Our author is a big fan of Kenneth Grant and clearly sees the focus of the OSV as being profoundly connected to the recovery of a perennial form of “Stellar Gnosis”. In contrast to Grant however, Greg (as a Tantric and ceremonial practitioner) provides us with plenty of guidance with regards things we can do. Malas can be blessed and altars can be created and there are plenty of ritual outlines that we are invited to explore and adapt depending on setting and inclination. We also spend time thinking about what it means to inhabit the “dragon seat” of meditation in order to explore the oscillating sense of being and non-being.

For me, this work provides some helpful maps for exploring the limited spatial metaphors that we as magical types can get hung-up on. If we adopt a psyche-centric focus for work, are we seeking to reinforce concepts like ego-strength or are we pursuing the dissolution of our self-concept? In seeking to simultaneously deepen our engagement with both True Will and the formlessness of the Void, Peters seems to be acknowledging the inevitable spiralling movement of the self as it dances between such poles. In sitting with a spaciousness that demands the alchemical transformation of our Will, Self is ultimately embraced even though its newer form may now seem barely recognisable.

I would highly recommend this book to those magicians interested in how the Aeon of Horus can shake-off some of its dustier, pseudo-masonic origins. In the spirit of Grant’s Typhonic work and Nema’s Maat magick, the work of the OSV provides some highly helpful guidance as to how we as contemporary practitioners can work with both Eastern and Western magical currents in a manner that feels at once respectful, deep and innovative.

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Writing on Drugs: Three fabulous books to Feed your Head.

Secret Drugs of Buddhism: Psychedelic sacraments and the origins of the Vajrayana

The Buddhist tradition generally eschews the use of substances that cloud the mind but psychedelics (which, by definition, make manifest the mind) are by no means absent from the story of Asian religion. While modern Buddhists may take refuge in the idea that ‘drugs are bad’ (with certain notable exceptions such as the Zig Zag Zen school of Allan Badiner et al.) both Buddhism and Hinduism emerged from a cultural landscape rich in Amanita muscaria, Cannabis sativa and Panaeolus cambodginiensis.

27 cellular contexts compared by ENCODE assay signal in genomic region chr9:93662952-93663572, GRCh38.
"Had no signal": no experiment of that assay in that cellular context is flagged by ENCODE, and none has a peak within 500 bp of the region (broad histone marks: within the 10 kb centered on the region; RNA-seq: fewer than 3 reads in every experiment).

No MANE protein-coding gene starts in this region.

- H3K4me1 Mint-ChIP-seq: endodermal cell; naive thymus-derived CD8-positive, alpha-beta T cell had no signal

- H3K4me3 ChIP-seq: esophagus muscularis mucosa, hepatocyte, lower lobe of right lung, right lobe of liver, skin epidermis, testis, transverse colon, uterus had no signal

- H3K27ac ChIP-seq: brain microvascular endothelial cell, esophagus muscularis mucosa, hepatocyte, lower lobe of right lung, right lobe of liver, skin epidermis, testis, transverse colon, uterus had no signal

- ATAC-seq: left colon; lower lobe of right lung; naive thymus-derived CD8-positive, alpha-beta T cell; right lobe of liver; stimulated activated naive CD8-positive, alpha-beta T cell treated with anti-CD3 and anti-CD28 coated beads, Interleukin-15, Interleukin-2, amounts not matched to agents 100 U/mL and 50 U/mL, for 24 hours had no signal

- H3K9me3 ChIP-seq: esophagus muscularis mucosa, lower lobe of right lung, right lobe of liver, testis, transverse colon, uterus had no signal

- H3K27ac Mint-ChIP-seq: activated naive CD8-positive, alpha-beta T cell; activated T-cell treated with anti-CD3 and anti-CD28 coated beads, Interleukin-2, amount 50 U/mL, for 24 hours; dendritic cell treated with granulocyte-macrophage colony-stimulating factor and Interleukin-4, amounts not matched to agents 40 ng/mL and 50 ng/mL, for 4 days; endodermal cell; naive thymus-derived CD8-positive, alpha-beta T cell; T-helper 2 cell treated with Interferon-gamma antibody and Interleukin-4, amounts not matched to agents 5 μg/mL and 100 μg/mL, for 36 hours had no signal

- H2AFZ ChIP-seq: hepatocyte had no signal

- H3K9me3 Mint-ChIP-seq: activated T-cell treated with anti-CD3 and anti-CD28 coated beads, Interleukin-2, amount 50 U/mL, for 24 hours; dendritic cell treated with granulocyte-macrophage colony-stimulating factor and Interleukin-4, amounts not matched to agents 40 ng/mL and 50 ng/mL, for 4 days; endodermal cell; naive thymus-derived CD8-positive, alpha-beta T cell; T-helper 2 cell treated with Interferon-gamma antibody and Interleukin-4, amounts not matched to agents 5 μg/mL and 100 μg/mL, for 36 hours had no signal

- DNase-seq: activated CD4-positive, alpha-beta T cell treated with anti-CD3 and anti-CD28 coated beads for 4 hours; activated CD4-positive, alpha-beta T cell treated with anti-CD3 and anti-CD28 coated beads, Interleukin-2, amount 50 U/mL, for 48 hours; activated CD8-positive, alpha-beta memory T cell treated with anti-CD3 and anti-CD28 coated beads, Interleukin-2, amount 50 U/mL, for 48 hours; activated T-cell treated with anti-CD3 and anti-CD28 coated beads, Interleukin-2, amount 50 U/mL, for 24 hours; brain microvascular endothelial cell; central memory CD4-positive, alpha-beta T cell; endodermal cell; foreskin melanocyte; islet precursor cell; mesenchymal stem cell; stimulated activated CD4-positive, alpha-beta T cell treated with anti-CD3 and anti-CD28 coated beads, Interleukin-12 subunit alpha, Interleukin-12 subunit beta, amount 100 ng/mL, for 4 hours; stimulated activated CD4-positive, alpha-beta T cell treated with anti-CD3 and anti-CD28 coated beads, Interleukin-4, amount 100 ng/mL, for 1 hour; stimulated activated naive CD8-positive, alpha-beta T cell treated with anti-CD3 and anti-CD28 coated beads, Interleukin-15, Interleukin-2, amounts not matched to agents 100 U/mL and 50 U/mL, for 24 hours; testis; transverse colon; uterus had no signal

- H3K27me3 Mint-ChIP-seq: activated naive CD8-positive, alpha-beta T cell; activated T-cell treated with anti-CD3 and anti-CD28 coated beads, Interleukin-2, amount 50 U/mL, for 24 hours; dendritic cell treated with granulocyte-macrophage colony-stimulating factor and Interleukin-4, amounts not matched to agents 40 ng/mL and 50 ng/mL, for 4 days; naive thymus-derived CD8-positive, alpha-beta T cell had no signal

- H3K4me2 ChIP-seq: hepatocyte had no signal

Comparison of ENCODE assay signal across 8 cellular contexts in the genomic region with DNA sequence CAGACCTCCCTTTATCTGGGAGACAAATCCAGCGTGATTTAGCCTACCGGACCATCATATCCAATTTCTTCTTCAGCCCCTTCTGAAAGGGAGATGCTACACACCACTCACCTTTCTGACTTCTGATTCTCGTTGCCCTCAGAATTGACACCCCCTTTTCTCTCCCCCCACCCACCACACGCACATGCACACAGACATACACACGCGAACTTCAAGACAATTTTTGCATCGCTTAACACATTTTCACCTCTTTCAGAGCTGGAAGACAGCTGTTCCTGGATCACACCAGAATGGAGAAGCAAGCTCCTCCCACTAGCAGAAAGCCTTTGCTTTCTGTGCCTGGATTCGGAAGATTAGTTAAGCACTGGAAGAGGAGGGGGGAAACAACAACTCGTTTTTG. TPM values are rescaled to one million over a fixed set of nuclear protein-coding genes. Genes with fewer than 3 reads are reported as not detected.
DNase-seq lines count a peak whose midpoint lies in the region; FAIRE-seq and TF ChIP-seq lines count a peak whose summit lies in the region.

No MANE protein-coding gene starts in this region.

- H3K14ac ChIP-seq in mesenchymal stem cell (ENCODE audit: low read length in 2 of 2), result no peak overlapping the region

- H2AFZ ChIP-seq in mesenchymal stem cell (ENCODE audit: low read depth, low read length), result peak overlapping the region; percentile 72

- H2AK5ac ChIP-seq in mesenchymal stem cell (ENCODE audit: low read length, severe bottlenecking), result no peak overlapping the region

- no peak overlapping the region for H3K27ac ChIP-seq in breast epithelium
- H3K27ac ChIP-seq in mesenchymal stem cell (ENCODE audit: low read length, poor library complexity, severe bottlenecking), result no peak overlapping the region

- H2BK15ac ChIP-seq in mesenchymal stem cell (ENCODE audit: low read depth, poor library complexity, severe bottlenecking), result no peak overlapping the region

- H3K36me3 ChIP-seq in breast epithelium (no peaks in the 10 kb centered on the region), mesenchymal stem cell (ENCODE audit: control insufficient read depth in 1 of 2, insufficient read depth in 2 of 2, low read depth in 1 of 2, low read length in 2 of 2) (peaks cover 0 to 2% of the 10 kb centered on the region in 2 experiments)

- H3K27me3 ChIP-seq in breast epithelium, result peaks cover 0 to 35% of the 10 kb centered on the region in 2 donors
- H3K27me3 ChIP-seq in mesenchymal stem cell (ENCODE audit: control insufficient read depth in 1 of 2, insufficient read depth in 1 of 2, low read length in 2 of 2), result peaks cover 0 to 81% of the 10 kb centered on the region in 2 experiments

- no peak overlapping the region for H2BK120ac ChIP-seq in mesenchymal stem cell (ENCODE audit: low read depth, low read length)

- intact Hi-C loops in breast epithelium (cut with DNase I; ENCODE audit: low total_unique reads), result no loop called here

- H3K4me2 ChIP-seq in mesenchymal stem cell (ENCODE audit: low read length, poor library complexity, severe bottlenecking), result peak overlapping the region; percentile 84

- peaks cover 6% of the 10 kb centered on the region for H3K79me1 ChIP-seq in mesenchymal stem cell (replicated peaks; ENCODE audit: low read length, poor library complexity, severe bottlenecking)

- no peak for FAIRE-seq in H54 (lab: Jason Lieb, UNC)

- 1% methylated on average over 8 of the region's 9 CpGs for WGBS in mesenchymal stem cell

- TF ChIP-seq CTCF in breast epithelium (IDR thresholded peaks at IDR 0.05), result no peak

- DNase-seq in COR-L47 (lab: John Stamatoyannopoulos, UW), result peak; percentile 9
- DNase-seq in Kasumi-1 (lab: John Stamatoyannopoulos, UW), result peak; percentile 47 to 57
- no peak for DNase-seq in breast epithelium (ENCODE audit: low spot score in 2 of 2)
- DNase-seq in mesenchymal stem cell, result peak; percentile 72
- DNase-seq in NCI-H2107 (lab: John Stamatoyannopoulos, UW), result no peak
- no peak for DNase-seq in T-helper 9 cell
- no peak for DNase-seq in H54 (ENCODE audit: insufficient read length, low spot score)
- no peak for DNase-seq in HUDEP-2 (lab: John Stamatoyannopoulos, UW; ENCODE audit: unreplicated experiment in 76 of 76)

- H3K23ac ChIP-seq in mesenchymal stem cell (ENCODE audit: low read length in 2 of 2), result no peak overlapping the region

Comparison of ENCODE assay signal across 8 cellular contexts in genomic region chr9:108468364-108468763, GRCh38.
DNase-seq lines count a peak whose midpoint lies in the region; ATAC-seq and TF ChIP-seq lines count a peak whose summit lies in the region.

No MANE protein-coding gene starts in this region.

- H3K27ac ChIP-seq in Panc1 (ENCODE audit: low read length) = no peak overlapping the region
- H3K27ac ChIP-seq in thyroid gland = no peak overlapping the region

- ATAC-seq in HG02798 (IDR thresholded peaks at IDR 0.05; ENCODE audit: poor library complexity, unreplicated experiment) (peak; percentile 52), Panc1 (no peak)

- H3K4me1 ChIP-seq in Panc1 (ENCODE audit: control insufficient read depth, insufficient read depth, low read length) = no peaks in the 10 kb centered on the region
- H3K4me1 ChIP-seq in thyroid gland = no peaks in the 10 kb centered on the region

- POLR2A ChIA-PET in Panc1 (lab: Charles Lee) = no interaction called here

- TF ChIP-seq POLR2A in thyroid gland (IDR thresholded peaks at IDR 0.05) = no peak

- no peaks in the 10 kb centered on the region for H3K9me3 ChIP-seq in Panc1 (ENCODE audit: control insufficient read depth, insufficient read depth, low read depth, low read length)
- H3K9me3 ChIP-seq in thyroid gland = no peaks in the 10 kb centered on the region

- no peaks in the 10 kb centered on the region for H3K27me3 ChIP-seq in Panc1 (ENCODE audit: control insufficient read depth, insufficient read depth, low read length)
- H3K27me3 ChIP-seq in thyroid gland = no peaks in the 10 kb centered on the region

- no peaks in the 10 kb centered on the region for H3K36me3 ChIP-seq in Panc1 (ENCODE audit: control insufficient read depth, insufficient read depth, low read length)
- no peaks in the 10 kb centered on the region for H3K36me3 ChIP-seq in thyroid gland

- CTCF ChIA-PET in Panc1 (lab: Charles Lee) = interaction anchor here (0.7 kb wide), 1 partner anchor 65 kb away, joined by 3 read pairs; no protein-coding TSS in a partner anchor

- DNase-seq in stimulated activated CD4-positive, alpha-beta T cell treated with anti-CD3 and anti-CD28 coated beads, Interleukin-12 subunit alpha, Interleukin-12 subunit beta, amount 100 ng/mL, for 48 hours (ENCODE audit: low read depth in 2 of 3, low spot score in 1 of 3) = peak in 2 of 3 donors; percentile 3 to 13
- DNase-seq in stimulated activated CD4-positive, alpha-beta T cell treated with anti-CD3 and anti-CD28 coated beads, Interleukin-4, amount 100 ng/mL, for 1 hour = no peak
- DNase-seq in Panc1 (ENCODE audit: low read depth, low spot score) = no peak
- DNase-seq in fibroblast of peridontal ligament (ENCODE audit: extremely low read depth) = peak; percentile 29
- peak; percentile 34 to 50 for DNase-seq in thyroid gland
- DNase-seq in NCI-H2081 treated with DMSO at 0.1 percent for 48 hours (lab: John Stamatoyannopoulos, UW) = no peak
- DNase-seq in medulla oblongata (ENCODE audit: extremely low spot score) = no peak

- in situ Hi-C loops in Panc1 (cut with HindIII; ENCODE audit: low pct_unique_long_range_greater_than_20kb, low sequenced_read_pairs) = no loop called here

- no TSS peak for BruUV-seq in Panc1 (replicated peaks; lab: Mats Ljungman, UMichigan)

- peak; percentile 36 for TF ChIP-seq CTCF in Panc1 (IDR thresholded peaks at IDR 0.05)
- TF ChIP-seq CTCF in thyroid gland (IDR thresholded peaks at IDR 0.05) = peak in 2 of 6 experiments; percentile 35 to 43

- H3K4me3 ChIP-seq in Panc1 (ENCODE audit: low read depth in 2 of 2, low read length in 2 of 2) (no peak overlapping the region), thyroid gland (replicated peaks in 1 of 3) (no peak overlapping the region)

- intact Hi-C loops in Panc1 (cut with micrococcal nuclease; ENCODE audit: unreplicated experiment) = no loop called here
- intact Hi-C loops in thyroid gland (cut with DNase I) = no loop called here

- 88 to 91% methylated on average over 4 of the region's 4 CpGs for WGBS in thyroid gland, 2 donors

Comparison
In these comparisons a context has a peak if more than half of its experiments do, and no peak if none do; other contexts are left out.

In this book Mike Crowley hunts the questing beast of soma through layers of Sanskrit metaphor and potential botanic sources, following this elusive substance as it emerges into Vajrayana Buddhism as the sacramental nectar of immortality amrita. This analysis is the entheogenic equivalent of ‘who shot JFK?’,  and many theorists have spilt much ink trying to nail down the culprit; what kind of stuff was this food of the gods really? Our author, an accomplished scholar of  Sanskrit, Tibetan and Mandarin Chinese takes the broad view and intelligently and generously explores the options and opinions on this matter. Crowley, as well as being a fan of psychedelics, is also deeply embedded in the spiritual culture of Asia, having become an Upāsaka of the Kagyud lineage in 1970.

Mike’s suggestion is that it is the psychedelic effect that maketh soma, not its exact pharmacological identity. His view, that the Vedic soma may have started out (in the north) as Amanita and later (as cultures spread south) became psilocybin rich mushrooms, makes a lot of sense. It’s the entheogenic experience, this embodied encounter with the divine, that matters – whether that state is provoked endogenously through pranayama and protracted periods of fasting and solitary medication or by any number of substances – the effect is much the same.

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While the debate about the psychedelic nature (or not) of Soma and Amrita is far from over Mike has made a valuable contribution to the discussion and does so in a book which is well supported by notes and references and that, in itself, is a delightful read.

Check out this lecture by Mike Crowley on The Secret Drugs.

To Fathom Hell or Soar Angelic